McArdle's disease in a Turkish woman due to an intronic variant of PYGM gene

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Gülden Diniz
Canan Çelik
Oğuz Dikbaş
Aslıhan Duman
Ayşe Feyda Nursal

Abstract

Objective: Glycogen storage disease type 5, also known as McArdle disease, is a hereditary disorder with progressive myopathy. It is characterized by onset of exercise intolerance with premature fatigue and painful muscle cramps in childhood or adolescence. Temporary myoglobinuria may occur after exercise due to rhabdomyolysis. Patients may have mild muscle weakness since childhood. Muscular atrophy with fatty replacement may develop in adult life. McArdle disease is a relatively benign disease and rarely severe myoglobinuria can cause acute renal failure as a complication of widespread rhabdomyolysis. This autosomal recessive disease is caused a homozygous mutation of the PYGM gene encoding muscle enzyme myophosphorylase C. 


Case: A 36-year-old woman admitted to the Physical Medicine and Rehabilitation polyclinic of Giresun University Hospital with a complaint of gradually increasing progressive weakness and tiredness since 13 years age. CK serum level has been found to in normal range; even after exercise. The findings demonstrated myogenic abnormalities on electromyography, multiple glycogen-containing vacuoles and undetectable muscle myophosphorylase activity on muscle biopsy. The genetic analysis revealed no pathogenic mutations in exon regions of PYGM gene. But in sequencing analysis, the rs71049658, insertion/ deletion variation in intron 17 was determined. Coenzyme Q10 (CoQ-10) 30mg/day, vitamin B6 250mg/day and L-carnitine 1gr/day treatment protocol has been applied and after two months the treatment, clinical improvement has been achieved.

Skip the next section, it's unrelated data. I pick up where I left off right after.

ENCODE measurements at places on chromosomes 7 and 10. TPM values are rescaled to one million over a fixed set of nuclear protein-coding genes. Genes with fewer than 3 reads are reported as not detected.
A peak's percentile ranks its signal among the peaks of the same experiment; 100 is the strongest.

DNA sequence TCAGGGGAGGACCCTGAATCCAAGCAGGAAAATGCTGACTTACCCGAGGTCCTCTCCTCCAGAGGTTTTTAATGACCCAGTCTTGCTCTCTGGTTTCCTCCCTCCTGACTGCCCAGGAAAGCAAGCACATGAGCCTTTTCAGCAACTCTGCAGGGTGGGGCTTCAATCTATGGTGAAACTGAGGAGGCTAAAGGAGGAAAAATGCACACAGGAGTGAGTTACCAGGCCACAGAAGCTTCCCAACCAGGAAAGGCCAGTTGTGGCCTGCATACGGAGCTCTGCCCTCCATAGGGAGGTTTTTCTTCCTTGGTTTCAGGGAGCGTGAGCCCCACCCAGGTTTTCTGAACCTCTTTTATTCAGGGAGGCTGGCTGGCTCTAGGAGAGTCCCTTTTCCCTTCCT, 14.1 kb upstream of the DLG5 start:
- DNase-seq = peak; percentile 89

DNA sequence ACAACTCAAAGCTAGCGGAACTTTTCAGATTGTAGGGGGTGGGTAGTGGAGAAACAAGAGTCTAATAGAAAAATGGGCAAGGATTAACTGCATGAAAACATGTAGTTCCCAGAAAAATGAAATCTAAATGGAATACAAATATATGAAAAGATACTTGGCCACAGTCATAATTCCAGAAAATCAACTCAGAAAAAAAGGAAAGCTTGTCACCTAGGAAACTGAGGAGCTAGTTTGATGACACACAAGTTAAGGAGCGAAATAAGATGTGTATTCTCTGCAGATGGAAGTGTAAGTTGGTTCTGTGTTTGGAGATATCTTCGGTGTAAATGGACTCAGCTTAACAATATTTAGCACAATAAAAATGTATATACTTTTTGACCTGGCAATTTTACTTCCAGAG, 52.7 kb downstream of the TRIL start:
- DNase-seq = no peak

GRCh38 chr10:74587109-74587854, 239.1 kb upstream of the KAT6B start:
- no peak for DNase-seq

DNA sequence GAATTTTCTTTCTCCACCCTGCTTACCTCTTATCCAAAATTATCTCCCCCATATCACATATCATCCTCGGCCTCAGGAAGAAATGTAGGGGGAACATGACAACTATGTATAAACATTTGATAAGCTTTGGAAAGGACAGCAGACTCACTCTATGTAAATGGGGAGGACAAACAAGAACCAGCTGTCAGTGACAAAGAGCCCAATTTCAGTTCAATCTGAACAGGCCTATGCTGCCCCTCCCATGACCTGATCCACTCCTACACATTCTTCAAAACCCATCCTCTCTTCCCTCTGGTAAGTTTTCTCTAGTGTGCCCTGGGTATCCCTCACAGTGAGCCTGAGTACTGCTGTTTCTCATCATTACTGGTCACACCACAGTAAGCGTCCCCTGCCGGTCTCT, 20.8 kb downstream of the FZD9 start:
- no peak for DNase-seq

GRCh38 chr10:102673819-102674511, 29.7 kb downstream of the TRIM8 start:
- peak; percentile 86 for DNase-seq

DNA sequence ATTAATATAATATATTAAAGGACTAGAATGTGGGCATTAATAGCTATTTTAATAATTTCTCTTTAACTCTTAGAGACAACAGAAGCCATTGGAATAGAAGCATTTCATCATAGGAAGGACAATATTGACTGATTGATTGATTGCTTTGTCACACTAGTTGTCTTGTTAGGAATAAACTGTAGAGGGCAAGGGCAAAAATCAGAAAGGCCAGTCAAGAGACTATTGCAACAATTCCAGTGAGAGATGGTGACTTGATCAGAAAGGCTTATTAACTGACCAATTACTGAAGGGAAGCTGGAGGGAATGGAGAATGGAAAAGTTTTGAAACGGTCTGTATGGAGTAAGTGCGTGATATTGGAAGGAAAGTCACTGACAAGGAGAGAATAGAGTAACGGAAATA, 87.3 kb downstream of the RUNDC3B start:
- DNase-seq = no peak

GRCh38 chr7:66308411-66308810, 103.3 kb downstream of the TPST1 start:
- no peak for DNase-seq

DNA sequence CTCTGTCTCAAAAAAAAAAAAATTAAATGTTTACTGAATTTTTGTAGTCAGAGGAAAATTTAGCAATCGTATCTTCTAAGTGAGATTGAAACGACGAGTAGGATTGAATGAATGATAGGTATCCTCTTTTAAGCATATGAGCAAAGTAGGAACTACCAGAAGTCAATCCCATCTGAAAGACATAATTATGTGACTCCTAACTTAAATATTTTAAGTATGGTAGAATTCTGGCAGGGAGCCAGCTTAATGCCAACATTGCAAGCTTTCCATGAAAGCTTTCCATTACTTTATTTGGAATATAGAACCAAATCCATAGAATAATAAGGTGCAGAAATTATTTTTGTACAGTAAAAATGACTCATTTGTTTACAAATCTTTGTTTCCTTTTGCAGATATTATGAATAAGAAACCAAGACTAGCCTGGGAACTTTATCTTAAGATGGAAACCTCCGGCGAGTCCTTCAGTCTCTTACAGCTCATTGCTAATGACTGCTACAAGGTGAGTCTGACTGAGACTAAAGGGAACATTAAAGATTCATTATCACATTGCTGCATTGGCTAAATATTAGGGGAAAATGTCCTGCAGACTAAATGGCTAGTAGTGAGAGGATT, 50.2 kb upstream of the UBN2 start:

Conclusion: In this case report, an atypical McArdle case with a diagnostic challenge has been presented. We thought that this polymorphism in the myophosphorylase gene may lead to a severe mosaic alteration in mRNA splicing, including exon skipping, activation of cryptic splice-sites, and exon-intron reorganizations.

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How to Cite
Diniz, G., Çelik, C., Dikbaş, O., Duman, A., & Nursal, A. F. (2019). McArdle’s disease in a Turkish woman due to an intronic variant of PYGM gene. Medical Science and Discovery, 6(6), 103-108. Retrieved from https://medscidiscovery.com/index.php/msd/article/view/22
Section
Case Reports

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